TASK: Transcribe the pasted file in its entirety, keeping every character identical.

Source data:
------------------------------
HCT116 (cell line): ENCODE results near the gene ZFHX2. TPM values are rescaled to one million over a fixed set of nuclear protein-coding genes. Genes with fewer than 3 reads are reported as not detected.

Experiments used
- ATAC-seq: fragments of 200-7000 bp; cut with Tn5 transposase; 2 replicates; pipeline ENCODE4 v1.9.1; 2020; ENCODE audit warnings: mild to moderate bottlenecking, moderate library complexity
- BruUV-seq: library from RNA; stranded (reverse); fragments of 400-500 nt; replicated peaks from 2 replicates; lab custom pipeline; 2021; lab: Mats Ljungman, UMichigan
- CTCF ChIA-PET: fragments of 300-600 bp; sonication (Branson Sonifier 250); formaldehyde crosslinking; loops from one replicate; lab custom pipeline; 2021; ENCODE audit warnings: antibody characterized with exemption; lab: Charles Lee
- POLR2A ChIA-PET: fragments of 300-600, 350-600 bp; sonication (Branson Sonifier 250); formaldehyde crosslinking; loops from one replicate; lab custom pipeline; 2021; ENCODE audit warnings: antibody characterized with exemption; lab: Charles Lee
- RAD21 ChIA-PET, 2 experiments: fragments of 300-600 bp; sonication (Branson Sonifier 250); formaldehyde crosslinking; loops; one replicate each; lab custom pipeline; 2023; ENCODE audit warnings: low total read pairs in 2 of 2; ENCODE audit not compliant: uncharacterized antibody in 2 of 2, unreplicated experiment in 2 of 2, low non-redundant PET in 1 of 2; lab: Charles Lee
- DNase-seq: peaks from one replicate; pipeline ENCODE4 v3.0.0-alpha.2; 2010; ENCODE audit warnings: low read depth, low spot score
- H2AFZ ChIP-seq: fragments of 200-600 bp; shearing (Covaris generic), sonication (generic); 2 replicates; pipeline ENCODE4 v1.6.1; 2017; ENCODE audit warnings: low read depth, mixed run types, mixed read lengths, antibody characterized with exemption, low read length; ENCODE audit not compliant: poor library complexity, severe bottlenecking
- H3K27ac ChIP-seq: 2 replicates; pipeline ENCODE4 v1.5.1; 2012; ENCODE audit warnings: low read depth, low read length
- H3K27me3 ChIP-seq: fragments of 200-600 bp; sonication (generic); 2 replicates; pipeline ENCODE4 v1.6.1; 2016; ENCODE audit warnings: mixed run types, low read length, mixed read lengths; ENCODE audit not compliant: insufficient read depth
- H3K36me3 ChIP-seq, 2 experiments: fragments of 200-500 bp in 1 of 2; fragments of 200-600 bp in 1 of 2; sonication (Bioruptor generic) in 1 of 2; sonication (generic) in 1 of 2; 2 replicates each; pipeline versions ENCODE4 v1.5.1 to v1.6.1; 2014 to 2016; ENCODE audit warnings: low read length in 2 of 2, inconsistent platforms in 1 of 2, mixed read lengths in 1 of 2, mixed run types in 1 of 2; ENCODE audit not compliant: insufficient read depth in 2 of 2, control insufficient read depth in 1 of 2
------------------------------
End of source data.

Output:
HCT116 (cell line): ENCODE results near the gene ZFHX2. TPM values are rescaled to one million over a fixed set of nuclear protein-coding genes. Genes with fewer than 3 reads are reported as not detected.

Experiments used
- ATAC-seq: fragments of 200-7000 bp; cut with Tn5 transposase; 2 replicates; pipeline ENCODE4 v1.9.1; 2020; ENCODE audit warnings: mild to moderate bottlenecking, moderate library complexity
- BruUV-seq: library from RNA; stranded (reverse); fragments of 400-500 nt; replicated peaks from 2 replicates; lab custom pipeline; 2021; lab: Mats Ljungman, UMichigan
- CTCF ChIA-PET: fragments of 300-600 bp; sonication (Branson Sonifier 250); formaldehyde crosslinking; loops from one replicate; lab custom pipeline; 2021; ENCODE audit warnings: antibody characterized with exemption; lab: Charles Lee
- POLR2A ChIA-PET: fragments of 300-600, 350-600 bp; sonication (Branson Sonifier 250); formaldehyde crosslinking; loops from one replicate; lab custom pipeline; 2021; ENCODE audit warnings: antibody characterized with exemption; lab: Charles Lee
- RAD21 ChIA-PET, 2 experiments: fragments of 300-600 bp; sonication (Branson Sonifier 250); formaldehyde crosslinking; loops; one replicate each; lab custom pipeline; 2023; ENCODE audit warnings: low total read pairs in 2 of 2; ENCODE audit not compliant: uncharacterized antibody in 2 of 2, unreplicated experiment in 2 of 2, low non-redundant PET in 1 of 2; lab: Charles Lee
- DNase-seq: peaks from one replicate; pipeline ENCODE4 v3.0.0-alpha.2; 2010; ENCODE audit warnings: low read depth, low spot score
- H2AFZ ChIP-seq: fragments of 200-600 bp; shearing (Covaris generic), sonication (generic); 2 replicates; pipeline ENCODE4 v1.6.1; 2017; ENCODE audit warnings: low read depth, mixed run types, mixed read lengths, antibody characterized with exemption, low read length; ENCODE audit not compliant: poor library complexity, severe bottlenecking
- H3K27ac ChIP-seq: 2 replicates; pipeline ENCODE4 v1.5.1; 2012; ENCODE audit warnings: low read depth, low read length
- H3K27me3 ChIP-seq: fragments of 200-600 bp; sonication (generic); 2 replicates; pipeline ENCODE4 v1.6.1; 2016; ENCODE audit warnings: mixed run types, low read length, mixed read lengths; ENCODE audit not compliant: insufficient read depth
- H3K36me3 ChIP-seq, 2 experiments: fragments of 200-500 bp in 1 of 2; fragments of 200-600 bp in 1 of 2; sonication (Bioruptor generic) in 1 of 2; sonication (generic) in 1 of 2; 2 replicates each; pipeline versions ENCODE4 v1.5.1 to v1.6.1; 2014 to 2016; ENCODE audit warnings: low read length in 2 of 2, inconsistent platforms in 1 of 2, mixed read lengths in 1 of 2, mixed run types in 1 of 2; ENCODE audit not compliant: insufficient read depth in 2 of 2, control insufficient read depth in 1 of 2